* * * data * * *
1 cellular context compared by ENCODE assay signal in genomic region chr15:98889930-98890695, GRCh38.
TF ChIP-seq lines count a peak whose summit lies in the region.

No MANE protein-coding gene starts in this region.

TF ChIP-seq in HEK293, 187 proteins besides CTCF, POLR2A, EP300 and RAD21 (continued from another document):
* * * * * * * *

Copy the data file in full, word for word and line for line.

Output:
1 cellular context compared by ENCODE assay signal in genomic region chr15:98889930-98890695, GRCh38.
TF ChIP-seq lines count a peak whose summit lies in the region.

No MANE protein-coding gene starts in this region.

TF ChIP-seq in HEK293, 187 proteins besides CTCF, POLR2A, EP300 and RAD21 (continued from another document):